After nearly three years of negotiations, Indian & The European Union (EU) hopes of concluding a by the close of this year are fading fast.
It is thought unlikely that Delhi & Brussels can hammer out any meaningful resolutions before the EU-India Summit next month.
The talks have historically been bogged down over a number of issues; for example Europe wants India to sign up to stringent food safety criteria, which Delhi is reluctant to enforce on it’s own producers & also wants India to relax rules on foreign investment & ownership in Indian companies.
Additionally, India has made great efforts to ring fence government procurement including public utilities at state, provincial & local government level as it seeks to onshore these areas for Indian service companies. At the same time, India is also trying to get Europe to relax it’s Schengen controls with regards to Indian nationals seeking employment across the 27 member states, as Europe has it’s own issues regards catering to emigration from new member states to more develpoed countries, it obviously wants to keep this issue at arms length.
None of this wrangling has been helped by the financial crisis, expecially from a European point of view, whilst India has also been distracted as it attempts to jockey for position with China on a global scale, whilst on a domestic level social movements, including fishermen & labor unions, are building up strong campaigns against the Free Trade Agreement.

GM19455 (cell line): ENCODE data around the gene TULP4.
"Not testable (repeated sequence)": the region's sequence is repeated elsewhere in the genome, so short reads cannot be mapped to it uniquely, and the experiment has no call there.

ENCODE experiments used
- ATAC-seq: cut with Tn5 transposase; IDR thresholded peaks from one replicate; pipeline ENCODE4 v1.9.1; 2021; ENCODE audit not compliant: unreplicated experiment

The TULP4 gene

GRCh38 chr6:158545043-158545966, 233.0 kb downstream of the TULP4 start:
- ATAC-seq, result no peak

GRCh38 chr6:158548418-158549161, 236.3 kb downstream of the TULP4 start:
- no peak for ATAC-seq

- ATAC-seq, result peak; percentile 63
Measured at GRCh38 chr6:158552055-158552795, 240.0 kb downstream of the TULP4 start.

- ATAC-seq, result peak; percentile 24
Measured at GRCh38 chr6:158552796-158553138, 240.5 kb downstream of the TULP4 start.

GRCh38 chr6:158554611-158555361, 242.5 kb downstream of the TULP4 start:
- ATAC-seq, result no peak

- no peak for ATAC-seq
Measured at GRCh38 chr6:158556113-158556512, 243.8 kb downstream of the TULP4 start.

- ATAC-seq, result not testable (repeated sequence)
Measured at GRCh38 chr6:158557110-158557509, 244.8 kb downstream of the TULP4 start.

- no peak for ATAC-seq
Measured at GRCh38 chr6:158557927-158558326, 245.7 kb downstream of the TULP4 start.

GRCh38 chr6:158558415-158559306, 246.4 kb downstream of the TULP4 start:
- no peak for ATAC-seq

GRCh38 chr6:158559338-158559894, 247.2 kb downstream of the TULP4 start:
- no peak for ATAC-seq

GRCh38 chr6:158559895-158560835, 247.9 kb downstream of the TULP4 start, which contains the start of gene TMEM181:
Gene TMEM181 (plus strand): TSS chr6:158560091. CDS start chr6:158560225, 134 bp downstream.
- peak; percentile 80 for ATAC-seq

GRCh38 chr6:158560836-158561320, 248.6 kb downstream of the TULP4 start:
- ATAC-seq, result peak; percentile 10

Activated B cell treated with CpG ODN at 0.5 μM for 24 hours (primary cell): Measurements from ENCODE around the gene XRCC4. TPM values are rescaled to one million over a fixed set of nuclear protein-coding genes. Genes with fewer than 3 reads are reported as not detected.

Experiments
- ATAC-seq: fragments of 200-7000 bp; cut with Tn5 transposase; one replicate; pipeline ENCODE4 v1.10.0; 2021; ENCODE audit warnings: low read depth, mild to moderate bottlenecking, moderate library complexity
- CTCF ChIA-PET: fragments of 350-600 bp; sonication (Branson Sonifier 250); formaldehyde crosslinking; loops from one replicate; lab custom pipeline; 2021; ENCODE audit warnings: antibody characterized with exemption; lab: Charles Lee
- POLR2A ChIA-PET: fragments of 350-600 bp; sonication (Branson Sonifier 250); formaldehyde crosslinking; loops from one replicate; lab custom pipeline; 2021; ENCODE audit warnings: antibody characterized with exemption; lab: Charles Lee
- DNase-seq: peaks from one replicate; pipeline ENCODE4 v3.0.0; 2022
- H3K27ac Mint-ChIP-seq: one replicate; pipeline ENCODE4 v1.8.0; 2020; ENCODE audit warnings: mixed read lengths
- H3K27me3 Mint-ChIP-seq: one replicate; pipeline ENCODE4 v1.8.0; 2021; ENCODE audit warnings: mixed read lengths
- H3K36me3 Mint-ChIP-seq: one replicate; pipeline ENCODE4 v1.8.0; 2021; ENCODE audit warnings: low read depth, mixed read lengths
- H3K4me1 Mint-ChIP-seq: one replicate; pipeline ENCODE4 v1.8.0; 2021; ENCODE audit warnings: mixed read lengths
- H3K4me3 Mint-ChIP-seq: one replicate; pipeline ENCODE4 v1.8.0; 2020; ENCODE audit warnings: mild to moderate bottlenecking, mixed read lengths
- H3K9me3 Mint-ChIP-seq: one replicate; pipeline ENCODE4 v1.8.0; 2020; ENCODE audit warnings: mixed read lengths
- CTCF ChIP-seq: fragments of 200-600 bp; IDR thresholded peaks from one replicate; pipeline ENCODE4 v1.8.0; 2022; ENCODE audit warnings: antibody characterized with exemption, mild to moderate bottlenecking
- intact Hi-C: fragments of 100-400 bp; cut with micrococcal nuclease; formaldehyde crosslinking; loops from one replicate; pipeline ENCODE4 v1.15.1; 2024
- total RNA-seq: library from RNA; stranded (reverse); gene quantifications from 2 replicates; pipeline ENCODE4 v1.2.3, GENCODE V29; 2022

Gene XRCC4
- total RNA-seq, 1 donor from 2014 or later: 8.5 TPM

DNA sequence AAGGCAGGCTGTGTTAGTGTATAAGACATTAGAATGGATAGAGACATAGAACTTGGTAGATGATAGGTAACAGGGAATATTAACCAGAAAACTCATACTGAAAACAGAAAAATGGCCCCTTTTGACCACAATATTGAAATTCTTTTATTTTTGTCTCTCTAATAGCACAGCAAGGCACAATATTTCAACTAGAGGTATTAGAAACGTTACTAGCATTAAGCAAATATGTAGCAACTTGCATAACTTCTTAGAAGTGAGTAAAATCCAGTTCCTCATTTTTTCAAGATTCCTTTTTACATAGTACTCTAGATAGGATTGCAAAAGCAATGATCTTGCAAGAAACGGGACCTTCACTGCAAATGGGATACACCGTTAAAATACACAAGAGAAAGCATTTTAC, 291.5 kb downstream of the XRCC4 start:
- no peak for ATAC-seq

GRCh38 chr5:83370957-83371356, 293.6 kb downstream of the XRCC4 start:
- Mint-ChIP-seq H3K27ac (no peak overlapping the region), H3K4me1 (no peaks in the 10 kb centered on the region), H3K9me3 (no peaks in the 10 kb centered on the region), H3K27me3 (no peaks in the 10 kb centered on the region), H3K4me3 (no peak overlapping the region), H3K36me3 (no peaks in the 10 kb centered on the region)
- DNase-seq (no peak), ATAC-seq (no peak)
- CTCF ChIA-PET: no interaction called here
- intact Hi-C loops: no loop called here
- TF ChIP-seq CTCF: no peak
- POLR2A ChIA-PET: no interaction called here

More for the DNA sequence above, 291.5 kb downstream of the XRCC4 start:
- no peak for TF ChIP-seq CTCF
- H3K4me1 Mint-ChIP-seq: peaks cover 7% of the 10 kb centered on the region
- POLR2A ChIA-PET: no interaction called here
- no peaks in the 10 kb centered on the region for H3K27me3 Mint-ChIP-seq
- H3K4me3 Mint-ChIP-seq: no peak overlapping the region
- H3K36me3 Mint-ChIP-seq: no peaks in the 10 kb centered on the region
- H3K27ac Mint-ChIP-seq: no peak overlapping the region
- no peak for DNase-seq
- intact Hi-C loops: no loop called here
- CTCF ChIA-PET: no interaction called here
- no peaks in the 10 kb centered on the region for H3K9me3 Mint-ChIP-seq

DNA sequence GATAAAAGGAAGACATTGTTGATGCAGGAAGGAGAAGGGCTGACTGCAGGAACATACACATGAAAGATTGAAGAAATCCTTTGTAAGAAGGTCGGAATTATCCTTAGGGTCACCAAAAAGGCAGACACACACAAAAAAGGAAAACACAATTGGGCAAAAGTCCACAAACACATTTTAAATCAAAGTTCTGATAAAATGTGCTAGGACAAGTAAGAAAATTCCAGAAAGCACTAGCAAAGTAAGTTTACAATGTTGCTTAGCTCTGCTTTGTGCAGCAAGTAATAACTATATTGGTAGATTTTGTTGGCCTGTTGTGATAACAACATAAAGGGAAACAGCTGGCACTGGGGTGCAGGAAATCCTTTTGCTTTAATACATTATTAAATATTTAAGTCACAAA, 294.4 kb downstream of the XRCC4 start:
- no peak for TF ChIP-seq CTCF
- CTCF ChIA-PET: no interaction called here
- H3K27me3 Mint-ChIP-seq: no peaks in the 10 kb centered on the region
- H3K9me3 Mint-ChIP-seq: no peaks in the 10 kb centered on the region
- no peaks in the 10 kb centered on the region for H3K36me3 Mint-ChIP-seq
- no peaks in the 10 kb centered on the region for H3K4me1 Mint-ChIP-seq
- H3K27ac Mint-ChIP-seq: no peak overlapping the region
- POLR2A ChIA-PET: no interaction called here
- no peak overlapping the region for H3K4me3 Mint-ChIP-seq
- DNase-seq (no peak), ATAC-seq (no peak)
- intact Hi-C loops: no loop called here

What should not be ignored is that India is being forced to again become more competitive in global markets if it wisheds to continue it’s economic growth plans. Plenty of other Asian economies are looking to Europe as destinations for products & export markets, not just China. Another area of contention that has not yet received any significant attention from Delhi is sustainable development & climate change issues raised by members of the European Parliament, who in turn, are being pressured by environmental groups across the Union.
The bottom line is that the EU is India’s largest trading partner, accounting for approximately €77 billion in trade in goods & services in 2008, whereas India is ranked tenth in the list of EU’s main trading partners. Understandably the EU is concerned at India’s attempts to force what is effectively one way economic traffic further. The danger for India is that it’s near neighbours in SE Asia including Korea, Taiwan & emerging tigers Malysia, Indonesia & Vietnam will get a head start.